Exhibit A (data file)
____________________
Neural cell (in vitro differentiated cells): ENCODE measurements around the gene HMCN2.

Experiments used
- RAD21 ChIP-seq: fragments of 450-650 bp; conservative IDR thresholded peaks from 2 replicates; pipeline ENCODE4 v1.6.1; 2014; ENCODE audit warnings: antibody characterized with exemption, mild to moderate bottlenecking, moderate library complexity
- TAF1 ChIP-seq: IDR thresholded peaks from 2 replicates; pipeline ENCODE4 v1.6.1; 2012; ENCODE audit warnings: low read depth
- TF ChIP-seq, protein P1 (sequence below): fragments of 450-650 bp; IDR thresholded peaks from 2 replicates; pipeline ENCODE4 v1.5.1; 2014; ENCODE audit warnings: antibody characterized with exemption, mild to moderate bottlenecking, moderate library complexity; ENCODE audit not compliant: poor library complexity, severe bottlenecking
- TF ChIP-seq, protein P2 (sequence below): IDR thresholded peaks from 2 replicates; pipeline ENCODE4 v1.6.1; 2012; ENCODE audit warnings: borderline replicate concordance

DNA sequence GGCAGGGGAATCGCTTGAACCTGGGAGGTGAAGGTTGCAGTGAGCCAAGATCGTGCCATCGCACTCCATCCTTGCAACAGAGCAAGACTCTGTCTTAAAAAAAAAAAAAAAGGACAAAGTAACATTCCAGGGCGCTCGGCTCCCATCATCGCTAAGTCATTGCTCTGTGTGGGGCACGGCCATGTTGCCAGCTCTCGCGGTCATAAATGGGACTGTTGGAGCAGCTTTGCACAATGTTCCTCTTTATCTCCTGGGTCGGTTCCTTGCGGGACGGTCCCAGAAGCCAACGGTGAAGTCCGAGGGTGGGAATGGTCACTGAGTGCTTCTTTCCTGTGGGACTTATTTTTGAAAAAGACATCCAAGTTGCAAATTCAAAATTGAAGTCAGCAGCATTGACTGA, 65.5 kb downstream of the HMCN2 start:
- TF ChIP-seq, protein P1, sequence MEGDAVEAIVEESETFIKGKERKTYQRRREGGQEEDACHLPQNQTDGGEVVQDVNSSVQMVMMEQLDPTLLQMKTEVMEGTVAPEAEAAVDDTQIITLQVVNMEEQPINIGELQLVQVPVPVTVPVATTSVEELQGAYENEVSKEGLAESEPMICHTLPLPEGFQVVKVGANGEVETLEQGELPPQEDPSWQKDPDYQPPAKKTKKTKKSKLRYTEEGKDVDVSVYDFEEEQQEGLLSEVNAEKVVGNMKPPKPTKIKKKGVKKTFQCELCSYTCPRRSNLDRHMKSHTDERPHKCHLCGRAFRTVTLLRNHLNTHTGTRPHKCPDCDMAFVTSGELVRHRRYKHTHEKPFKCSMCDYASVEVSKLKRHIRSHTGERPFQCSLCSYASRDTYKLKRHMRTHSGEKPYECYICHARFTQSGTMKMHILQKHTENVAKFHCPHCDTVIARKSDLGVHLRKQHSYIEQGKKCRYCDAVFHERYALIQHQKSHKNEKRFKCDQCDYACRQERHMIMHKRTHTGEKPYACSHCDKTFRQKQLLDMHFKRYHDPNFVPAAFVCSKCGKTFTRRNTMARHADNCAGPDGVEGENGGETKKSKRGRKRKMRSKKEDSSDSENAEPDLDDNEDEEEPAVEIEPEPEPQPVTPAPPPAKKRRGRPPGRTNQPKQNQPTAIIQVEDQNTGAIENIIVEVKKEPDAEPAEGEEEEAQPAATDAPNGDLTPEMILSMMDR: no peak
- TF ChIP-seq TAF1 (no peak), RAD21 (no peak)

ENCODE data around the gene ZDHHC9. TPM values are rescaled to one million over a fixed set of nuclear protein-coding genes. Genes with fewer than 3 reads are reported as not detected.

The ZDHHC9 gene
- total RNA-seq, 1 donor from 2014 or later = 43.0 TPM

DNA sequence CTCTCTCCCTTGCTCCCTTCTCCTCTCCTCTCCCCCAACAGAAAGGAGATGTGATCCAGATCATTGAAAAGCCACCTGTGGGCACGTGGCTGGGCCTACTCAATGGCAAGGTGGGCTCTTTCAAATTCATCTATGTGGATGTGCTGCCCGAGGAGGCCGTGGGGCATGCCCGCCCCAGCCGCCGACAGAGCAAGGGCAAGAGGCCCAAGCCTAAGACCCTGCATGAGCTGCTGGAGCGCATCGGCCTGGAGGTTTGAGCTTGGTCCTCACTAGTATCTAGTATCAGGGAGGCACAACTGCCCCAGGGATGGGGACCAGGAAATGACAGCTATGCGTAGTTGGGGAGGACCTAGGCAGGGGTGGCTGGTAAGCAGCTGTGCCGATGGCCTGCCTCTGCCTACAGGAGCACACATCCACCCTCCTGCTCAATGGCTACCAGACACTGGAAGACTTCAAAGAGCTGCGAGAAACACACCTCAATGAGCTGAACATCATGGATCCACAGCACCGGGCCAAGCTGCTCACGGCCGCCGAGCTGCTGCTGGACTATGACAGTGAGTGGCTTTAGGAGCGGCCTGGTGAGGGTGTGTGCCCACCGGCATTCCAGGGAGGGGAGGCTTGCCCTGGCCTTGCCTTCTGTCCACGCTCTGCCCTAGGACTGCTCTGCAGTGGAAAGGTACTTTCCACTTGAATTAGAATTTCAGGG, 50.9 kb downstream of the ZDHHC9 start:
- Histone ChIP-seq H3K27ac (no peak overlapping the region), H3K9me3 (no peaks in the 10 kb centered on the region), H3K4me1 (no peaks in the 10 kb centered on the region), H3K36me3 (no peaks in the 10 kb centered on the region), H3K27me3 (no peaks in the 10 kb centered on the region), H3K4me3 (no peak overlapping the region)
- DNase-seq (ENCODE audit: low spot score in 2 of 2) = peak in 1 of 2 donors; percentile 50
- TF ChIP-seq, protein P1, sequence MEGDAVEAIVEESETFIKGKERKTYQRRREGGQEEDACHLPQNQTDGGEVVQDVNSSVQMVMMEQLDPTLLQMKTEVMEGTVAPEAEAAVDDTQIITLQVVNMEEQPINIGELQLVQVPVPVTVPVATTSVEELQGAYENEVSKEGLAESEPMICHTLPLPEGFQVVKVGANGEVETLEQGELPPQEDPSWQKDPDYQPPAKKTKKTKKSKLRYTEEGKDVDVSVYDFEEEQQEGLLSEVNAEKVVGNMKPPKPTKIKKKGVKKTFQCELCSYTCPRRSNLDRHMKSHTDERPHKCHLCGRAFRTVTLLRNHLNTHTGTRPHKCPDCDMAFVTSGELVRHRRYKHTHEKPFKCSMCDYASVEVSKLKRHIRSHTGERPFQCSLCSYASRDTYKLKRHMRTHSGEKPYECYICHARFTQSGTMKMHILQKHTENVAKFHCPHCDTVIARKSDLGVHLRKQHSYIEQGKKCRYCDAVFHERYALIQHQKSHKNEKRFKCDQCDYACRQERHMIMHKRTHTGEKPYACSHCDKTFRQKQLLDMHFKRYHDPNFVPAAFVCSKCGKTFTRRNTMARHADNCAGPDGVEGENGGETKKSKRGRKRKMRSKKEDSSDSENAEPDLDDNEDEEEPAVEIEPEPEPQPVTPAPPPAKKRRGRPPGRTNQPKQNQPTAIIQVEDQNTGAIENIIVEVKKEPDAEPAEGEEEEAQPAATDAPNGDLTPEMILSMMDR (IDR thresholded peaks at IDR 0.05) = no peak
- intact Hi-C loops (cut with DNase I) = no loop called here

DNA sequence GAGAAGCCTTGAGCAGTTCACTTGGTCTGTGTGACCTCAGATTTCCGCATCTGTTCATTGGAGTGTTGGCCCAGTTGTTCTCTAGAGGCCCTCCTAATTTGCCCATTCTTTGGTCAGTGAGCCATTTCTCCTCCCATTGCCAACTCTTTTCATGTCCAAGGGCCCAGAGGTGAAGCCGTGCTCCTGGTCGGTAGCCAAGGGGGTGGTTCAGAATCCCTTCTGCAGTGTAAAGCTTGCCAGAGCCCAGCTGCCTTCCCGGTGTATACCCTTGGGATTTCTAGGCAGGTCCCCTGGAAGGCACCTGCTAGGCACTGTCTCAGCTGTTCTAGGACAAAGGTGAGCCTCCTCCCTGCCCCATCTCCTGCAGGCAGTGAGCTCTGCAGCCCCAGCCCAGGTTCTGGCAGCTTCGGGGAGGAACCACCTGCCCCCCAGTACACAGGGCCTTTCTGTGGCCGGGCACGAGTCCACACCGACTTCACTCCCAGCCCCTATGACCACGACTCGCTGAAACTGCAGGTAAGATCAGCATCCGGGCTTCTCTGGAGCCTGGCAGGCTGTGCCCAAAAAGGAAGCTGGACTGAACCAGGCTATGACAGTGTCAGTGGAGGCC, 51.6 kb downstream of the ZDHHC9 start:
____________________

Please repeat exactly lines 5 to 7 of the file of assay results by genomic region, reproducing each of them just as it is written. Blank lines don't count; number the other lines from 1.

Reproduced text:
- TF ChIP-seq, protein P1 (sequence below): fragments of 450-650 bp; IDR thresholded peaks from 2 replicates; pipeline ENCODE4 v1.5.1; 2014; ENCODE audit warnings: antibody characterized with exemption, mild to moderate bottlenecking, moderate library complexity; ENCODE audit not compliant: poor library complexity, severe bottlenecking
- TF ChIP-seq, protein P2 (sequence below): IDR thresholded peaks from 2 replicates; pipeline ENCODE4 v1.6.1; 2012; ENCODE audit warnings: borderline replicate concordance

DNA sequence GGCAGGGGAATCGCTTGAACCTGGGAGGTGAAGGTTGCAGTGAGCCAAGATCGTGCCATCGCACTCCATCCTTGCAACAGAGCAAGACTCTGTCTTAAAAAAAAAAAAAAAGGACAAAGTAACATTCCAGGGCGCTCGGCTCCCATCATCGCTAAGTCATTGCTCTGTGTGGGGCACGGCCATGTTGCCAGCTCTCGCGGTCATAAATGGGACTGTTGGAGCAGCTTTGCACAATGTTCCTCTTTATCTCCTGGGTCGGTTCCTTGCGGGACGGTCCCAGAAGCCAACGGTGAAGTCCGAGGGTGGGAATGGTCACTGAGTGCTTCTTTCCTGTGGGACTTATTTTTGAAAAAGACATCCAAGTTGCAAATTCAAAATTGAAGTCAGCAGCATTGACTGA, 65.5 kb downstream of the HMCN2 start: